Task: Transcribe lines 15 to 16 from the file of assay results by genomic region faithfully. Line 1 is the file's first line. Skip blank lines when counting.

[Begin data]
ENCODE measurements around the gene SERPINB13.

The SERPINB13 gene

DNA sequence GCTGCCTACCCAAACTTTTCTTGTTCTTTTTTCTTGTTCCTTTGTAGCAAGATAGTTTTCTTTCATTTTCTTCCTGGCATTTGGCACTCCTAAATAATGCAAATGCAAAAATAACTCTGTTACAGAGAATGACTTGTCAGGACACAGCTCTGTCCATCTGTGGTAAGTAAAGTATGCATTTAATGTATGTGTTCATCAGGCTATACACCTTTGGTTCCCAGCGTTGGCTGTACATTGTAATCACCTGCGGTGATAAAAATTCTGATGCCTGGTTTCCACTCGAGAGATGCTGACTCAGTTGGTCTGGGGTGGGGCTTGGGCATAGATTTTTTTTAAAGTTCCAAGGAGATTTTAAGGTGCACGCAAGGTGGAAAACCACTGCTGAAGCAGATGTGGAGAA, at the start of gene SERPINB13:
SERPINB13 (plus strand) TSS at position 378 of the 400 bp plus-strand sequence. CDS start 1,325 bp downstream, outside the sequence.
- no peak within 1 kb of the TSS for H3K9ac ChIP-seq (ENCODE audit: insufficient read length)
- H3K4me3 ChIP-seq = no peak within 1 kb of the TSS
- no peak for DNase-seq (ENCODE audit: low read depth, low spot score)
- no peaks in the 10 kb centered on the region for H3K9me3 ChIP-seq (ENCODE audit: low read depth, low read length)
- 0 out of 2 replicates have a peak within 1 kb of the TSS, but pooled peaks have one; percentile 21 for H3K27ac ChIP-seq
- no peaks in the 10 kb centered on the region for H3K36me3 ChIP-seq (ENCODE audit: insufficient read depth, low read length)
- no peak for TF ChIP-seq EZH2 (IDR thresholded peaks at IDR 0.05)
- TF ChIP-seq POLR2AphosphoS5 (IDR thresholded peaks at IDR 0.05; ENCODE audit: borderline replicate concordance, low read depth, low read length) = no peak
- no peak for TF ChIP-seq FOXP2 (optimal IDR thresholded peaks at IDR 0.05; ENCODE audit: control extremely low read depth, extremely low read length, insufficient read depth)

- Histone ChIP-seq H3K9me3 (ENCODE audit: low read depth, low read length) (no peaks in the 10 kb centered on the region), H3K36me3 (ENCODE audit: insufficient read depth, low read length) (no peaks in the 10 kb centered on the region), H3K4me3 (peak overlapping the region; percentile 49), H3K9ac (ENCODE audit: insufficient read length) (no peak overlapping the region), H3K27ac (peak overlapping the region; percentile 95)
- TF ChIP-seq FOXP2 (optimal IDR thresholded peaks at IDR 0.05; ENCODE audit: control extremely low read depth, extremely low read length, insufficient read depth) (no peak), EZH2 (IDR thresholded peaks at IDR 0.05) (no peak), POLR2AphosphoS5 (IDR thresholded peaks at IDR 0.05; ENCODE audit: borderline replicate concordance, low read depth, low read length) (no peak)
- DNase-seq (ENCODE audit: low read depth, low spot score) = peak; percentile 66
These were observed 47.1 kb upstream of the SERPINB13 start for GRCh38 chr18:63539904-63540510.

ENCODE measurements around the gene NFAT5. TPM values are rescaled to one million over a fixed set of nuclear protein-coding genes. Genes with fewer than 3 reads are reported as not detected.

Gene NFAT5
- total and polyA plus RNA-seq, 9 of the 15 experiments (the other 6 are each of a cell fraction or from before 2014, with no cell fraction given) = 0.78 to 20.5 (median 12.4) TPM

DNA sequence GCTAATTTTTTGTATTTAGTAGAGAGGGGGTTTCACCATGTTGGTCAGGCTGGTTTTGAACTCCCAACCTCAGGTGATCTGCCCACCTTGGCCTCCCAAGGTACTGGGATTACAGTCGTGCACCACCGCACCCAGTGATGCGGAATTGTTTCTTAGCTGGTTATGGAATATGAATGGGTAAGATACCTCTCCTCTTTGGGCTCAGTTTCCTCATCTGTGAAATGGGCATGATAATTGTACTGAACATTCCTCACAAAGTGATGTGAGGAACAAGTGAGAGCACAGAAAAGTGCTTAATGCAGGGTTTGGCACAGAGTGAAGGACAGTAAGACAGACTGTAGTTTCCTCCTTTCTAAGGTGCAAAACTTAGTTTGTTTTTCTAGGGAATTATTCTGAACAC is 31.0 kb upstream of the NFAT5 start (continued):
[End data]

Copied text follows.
- TF ChIP-seq FOXP2 (optimal IDR thresholded peaks at IDR 0.05; ENCODE audit: control extremely low read depth, extremely low read length, insufficient read depth) (no peak), EZH2 (IDR thresholded peaks at IDR 0.05) (no peak), POLR2AphosphoS5 (IDR thresholded peaks at IDR 0.05; ENCODE audit: borderline replicate concordance, low read depth, low read length) (no peak)
- DNase-seq (ENCODE audit: low read depth, low spot score) = peak; percentile 66